Unless an exact date is crucial to your story, choosing a broader range is wiser and safer. For instance, the Crusades, which are documented in segments, lasted from 1096–1291 A.D., so you could simply state that your story unfolds during the First Crusade. You’ll anchor readers inside identifiable perimeters without revoking your creative license.
Put Down the Books, Pick Up the Pen
Historical fiction generates tension between the amount of research you do and the amount of writing you do. You need to maintain veracity while also making measurable progress. The key is to become proficient at sorting through historical data and extracting the details that enhance your story.
Many classic authors devoted years to brainstorming and planning, but only after they took action did they stand out. C. S. Lewis examined and re-examined his beliefs on Christianity and storytelling before publishing one of the most beloved children’s series. Eventually you need to accept that you’ve done adequate preparation, and if you’ve followed the tips in this article, you should be ready!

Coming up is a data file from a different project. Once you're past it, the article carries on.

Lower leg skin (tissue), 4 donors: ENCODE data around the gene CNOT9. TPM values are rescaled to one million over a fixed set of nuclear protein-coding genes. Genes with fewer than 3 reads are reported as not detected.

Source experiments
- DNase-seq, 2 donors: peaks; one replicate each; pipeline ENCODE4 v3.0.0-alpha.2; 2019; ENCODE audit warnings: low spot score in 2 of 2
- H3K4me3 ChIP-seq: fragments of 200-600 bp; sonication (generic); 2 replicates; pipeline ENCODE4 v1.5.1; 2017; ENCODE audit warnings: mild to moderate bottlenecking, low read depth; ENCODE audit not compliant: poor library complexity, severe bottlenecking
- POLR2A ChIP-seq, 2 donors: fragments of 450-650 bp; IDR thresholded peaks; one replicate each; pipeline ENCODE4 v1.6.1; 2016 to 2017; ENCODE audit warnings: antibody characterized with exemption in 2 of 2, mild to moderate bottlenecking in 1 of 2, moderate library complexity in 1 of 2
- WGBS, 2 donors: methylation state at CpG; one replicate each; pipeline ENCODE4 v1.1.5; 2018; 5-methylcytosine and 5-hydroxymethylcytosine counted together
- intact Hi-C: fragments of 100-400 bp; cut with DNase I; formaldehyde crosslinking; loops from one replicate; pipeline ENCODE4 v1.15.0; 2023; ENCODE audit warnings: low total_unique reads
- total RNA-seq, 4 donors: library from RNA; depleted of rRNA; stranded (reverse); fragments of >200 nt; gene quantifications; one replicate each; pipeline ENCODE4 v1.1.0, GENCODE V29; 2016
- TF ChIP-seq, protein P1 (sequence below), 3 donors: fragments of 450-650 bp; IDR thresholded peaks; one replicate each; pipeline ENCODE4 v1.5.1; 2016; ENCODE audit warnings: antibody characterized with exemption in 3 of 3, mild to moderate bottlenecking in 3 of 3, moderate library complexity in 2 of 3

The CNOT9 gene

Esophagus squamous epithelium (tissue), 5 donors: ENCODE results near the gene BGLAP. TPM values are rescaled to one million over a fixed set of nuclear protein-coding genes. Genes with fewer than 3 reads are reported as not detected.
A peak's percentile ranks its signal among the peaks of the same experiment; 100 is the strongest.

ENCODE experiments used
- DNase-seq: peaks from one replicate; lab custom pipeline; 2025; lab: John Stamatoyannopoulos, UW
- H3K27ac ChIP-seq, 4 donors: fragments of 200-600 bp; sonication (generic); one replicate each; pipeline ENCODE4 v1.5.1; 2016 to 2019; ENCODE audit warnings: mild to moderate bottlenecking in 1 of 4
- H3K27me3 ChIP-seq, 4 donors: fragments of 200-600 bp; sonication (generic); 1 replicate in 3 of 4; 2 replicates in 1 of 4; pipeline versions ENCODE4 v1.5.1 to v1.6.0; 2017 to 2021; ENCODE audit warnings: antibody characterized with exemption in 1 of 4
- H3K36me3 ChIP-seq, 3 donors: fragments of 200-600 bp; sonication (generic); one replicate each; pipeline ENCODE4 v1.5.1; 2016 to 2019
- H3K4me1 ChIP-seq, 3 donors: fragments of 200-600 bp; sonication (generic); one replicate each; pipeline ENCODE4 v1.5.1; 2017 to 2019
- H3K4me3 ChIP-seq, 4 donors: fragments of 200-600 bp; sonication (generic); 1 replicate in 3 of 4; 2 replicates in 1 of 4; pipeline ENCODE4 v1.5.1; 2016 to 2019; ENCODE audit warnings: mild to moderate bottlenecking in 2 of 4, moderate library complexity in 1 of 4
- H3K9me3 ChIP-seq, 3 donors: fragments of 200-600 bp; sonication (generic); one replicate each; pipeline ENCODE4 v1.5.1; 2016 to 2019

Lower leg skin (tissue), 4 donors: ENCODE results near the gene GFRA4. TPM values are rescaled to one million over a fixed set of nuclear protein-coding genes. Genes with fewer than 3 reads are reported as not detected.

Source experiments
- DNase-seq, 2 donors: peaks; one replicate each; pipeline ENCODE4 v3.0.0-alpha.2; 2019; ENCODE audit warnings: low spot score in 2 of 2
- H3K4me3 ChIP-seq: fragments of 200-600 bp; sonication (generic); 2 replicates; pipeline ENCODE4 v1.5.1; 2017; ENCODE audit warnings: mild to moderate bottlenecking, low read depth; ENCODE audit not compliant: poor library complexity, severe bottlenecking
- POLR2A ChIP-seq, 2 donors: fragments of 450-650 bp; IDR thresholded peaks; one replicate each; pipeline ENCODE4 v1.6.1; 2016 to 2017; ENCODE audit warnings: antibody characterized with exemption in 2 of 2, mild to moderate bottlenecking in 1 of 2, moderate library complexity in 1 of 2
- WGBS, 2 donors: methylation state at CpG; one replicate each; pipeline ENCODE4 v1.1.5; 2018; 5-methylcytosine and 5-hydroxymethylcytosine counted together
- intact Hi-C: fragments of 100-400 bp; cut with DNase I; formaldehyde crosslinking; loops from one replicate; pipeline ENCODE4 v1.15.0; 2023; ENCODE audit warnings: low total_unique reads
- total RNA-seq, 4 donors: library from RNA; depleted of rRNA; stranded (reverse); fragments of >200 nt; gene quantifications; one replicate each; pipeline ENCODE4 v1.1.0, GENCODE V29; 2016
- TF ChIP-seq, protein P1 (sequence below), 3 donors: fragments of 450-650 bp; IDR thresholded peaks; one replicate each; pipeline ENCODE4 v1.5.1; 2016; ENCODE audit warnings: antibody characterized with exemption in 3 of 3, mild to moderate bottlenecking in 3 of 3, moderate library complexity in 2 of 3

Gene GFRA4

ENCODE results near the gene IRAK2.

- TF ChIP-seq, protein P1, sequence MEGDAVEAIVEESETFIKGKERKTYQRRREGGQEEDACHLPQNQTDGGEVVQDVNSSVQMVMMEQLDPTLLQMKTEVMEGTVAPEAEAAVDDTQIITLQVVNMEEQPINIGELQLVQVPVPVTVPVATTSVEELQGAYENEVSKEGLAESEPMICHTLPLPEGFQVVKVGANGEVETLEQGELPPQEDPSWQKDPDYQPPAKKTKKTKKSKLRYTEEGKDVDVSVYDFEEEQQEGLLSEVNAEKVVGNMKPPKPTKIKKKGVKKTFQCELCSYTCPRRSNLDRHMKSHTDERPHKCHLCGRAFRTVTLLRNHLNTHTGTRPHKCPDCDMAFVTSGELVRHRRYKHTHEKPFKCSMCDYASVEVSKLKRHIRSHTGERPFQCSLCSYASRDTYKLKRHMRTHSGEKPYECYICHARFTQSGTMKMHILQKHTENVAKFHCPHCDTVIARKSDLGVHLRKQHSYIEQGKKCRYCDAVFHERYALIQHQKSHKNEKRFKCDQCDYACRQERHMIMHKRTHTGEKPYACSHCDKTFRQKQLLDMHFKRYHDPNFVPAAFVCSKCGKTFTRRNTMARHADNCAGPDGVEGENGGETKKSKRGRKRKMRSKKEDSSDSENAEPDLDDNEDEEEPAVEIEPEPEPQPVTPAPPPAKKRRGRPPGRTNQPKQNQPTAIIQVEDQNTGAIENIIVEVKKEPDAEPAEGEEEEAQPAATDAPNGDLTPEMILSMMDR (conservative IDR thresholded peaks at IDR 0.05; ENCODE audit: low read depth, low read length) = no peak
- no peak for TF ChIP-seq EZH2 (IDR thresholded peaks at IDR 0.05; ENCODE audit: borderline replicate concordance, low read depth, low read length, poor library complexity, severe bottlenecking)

Joshua Barrera was born in a little town in upstate New York. From an early age, he thoroughly enjoyed imaginative play with his brother, utilizing whatever was around him to create new worlds in which they were the heroes. At around ten years old, he developed an interest in writing those fantasies down and crafting them into stories. Thus began his endeavor to become a writer.
Joshua loves to read (oftentimes narrating out loud for his family!), and some of his favorite authors are J.R.R. Tolkien, C.S. Lewis, and Timothy Zahn. He enjoys writing either fantasy or science fiction, occasionally dabbling in other genres to gain more experience and skill as a writer. Other than reading and writing, his hobbies include entertaining card games, playing musical instruments, and spending time with his wife and three crazy kids.